the greatest blessing

Last night was a long night with our little guy. He has a third tooth coming in up top and the pain has made him quite miserable. He awoke at 3am and wanted to be held and cuddled. Finally after about two hours of holding him, he fell back asleep. As I sat with him for those two hours in the rocker in his nursery, with the dim light from his nightlight barely illuminating the room, I found myself welling up. The tears were not those of frustration or exhaustion, but rather those of pure joy. With him snuggled closely into me, I reflected on what a true blessing he is in my life and the magnitude of the love that I feel for him. Before becoming a mom myself, I never fully understood the depths to which a mother’s love for her child goes. It is a feeling unlike any other. Our children are our greatest blessing and gift from God. As you hold your little ones close, cherish all that they are and all that they have brought into your life. Make the hug last a little longer and enjoy the quiet closeness.

Friday, July 24, 2009

best is what's best for you

In the months leading up to our little guy’s birth, the question “are you going to breast feed?” came up quite frequently. Surprisingly, it wasn’t just docs or my mom who did the asking… but rather what seemed like anyone and everyone. I had read all the baby books, so I knew “breast is best”, that you “should” nurse until a year, that you should not supplement with formula, that bottles and pacifiers could cause “nipple confusion”, etc, etc. Choosing to breast feed was not really a decision for me… I just kind of always knew I would do it. As with most mothers, the thought of it before baby was completely bizarre, but regardless I planned on giving it a go. Andrew latched right on after birth and my milk came in just fine. I was one of the lucky ones, for whom breast feeding came really easy. The first few weeks went great. I enjoyed the extra quiet time we got to spend together and secretly loved knowing that only I could nourish him.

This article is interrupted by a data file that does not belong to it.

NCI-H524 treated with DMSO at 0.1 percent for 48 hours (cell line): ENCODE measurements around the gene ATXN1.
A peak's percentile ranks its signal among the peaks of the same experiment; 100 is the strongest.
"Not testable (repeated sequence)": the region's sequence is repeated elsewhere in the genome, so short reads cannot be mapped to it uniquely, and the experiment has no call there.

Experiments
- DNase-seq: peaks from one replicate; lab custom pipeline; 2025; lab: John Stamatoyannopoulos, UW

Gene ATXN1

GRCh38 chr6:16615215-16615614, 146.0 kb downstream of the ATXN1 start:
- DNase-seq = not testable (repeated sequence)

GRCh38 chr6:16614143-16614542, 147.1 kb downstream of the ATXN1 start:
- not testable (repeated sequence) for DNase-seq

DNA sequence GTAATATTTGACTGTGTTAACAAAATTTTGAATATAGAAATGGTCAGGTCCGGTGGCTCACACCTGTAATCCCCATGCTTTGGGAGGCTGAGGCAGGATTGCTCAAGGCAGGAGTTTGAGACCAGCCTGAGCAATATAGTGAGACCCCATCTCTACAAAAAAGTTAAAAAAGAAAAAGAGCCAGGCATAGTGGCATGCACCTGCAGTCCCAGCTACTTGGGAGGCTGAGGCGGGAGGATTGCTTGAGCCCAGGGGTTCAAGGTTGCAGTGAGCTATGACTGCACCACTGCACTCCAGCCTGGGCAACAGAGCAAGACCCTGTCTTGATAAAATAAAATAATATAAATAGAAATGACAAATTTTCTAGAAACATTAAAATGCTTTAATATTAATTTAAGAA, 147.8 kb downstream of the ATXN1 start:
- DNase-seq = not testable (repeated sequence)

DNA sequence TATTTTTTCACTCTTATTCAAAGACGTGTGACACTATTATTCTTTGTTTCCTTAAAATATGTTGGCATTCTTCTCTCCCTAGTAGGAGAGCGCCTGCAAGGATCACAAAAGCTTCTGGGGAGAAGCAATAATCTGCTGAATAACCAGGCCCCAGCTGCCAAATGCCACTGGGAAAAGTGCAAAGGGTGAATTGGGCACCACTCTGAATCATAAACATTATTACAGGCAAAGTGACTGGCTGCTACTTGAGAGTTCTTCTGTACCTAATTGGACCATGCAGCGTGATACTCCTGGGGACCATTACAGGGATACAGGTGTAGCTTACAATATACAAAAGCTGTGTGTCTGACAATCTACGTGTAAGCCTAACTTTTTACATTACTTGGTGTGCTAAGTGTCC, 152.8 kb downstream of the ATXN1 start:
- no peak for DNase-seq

As the weeks passed, I started to feel trapped… I needed to be able to get out and get a little time for myself. I needed to be able to get out for dinner with my husband. So, I did what all good breast feeding mamas are supposed to do… I got a pump. From day one, I hated pumping… actually, I despised pumping. It is hard not to feel like a cow when you have a machine extracting milk from you… ugh. I could not stand it. While breast feeding had gone really well for me, pumping did not. I could barely get any milk and the whole process of freezing it in baggies was just too much for me. Also, because I obviously had to be pumping in between feedings, I could not help but feel like I was either nursing or pumping around the clock. I just could not do it. So I made the difficult decision to… gasp… supplement with formula. It was the best decision I ever made. It allowed my husband to be involved in feedings, and gave me the opportunity for a little “me time” when I needed it.